The State's Incentives
State funded health care necessarily incentivizes the state to increase the number of abortions, the practice of euthanasia, and the availability of contraceptives. The state is also perhaps paradoxically incentivized to regulate with great precision the habits of its citizens with specific regard to food, alcohol, tobacco, and exercise. This brief commentary will explain why this is the case and some of the first order ramifications for our culture.
One must begin with a clear conception of the nature of the modern state. The state is not a charitable organization with infinite resources, but a bureaucratic machine whose goal must be to efficiently collect and redistribute the wealth of its citizens. This collection and redistribution process is necessary to maintain the services (like health care) and programs the state provides for its citizens, for the state cannot create wealth and prosperity <i>ex nihilo</i> – persons create wealth and the state can only subsist off the wealth of these persons. The state has a budget and it must maintain its budget and eventually pay its debts, or the state will risk war with lending countries. In all of this it is clear that the primary interest of the state is not its citizens but money or wealth, for the collection and redistribution of money is the state’s modus operandi.
The state is interested in increasing abortions for the following, hopefully intuitive, reason. Abortion causes the death of an individual person, and death in general alleviates the financial and technical burden of the state (the less people within the state’s provision, the more effective the state’s control can be). The death of the young and the death of the old are of particular interest to the state, because these groups of people require the most care and the most money.
It follows from the same logic that contraception, which cuts off the source of life, is highly regarded by the state. The state may even have an interest in increasing the availability of contraception in populations that are particularly burdensome to the state. The state has an interest in maximizing the number of contributors to the state’s wealth, and also maintaining or minimizing the number of people who are dependent on the state. Contraception helps the state attain this goal.
Finally it is worth mentioning that this also applies, maybe especially, to the practice of euthanasia, which no doubt will be legal in our country soon. Old people are perhaps the most expensive to care for, and so they will be the most expendable. This will be further justified by the state’s alleged virtue of alleviating the suffering of its citizens, its true motives obscure from common public view.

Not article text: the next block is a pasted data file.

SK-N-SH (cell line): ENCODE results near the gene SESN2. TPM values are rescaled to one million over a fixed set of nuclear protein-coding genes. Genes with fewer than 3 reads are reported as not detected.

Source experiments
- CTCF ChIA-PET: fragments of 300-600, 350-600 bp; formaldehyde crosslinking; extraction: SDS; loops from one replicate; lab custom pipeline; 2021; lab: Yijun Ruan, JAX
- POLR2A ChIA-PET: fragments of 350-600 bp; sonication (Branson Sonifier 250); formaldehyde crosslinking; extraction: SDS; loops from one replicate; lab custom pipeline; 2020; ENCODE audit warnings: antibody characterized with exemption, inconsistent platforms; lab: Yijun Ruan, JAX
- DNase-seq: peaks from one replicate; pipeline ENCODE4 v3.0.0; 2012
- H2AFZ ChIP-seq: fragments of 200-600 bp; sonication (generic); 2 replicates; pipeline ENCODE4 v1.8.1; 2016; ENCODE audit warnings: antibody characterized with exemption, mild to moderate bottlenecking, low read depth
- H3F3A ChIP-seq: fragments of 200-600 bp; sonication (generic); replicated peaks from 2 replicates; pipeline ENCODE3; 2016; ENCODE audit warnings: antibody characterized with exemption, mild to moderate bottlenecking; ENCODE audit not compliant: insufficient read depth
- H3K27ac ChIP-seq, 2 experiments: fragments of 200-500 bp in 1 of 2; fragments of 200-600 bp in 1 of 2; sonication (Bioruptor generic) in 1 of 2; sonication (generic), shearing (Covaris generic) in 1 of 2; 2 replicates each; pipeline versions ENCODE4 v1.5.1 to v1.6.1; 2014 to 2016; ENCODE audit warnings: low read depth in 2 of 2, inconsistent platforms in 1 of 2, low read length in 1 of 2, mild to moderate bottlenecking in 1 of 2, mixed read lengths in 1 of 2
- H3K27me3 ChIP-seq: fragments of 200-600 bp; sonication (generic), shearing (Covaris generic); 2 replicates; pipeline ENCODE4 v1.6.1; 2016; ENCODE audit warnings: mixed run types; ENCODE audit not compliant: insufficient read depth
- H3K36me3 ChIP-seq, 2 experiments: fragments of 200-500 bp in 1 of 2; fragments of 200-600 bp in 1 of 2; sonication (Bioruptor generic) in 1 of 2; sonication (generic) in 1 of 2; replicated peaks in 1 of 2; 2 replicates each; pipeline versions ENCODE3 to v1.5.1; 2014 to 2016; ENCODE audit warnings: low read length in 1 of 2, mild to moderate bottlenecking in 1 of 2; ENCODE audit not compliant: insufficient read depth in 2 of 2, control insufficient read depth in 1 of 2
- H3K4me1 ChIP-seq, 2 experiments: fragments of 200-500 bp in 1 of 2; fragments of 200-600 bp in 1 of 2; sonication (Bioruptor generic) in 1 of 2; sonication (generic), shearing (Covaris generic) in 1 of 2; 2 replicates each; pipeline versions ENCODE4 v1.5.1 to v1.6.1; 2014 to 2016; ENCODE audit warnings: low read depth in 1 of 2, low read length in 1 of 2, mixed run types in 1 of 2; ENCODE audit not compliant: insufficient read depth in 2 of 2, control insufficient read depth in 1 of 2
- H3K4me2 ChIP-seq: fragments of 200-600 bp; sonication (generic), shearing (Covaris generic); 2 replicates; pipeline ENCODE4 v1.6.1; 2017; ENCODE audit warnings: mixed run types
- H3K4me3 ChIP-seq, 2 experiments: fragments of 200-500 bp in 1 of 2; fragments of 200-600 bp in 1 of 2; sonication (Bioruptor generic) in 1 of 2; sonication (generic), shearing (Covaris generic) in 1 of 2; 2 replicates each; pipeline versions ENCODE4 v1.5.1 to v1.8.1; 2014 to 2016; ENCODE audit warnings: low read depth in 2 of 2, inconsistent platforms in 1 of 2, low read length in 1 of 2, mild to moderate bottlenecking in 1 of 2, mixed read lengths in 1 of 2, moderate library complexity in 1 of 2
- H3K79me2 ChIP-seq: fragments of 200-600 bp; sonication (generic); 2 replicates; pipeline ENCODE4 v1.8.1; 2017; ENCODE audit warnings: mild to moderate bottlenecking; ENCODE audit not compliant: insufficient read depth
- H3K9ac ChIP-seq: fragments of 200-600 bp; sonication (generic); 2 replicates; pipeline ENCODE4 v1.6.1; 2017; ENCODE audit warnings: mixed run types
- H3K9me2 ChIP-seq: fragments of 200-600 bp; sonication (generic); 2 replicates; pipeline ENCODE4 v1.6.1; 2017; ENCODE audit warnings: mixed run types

In abbreviated terms, the state has an interest in minimizing the number of people for which it is responsible, and will accomplish this goal through the means of abortion, contraception and euthanasia. But this is only one half of the picture, only one means by which the state controls its citizens. The second is more insidious but less morally serious.
Let’s say you eat too much sodium. Too many cheeseburgers, or something. You will eventually require expensive health care, which is the responsibility of the state. But the state does not want to pay for your bad habits. It needs to reduce the money it spends, and so it has to regulate sodium consumption. But it doesn’t regulate abortion because abortion eliminates the need to provide care for anyone in the first place. I suspect sodium is just the first in a long line of things that will be regulated. “It’s for the common good!”
The state is thus concerned with the de-regulation and indeed proliferation of some things, and the precise regulation and control of others. The state is both liberal and illiberal, but it is above everything and directs the affairs of everyone. In the process it fosters a culture that is opposed to traditional morality and common sense. All people of good faith and good will ought to oppose the very far-reaching actions of the state. Limited government is a public good not because the government is evil but because there are practical limitations on what the government can be expected to do without having to disrespect the dignity of the human person.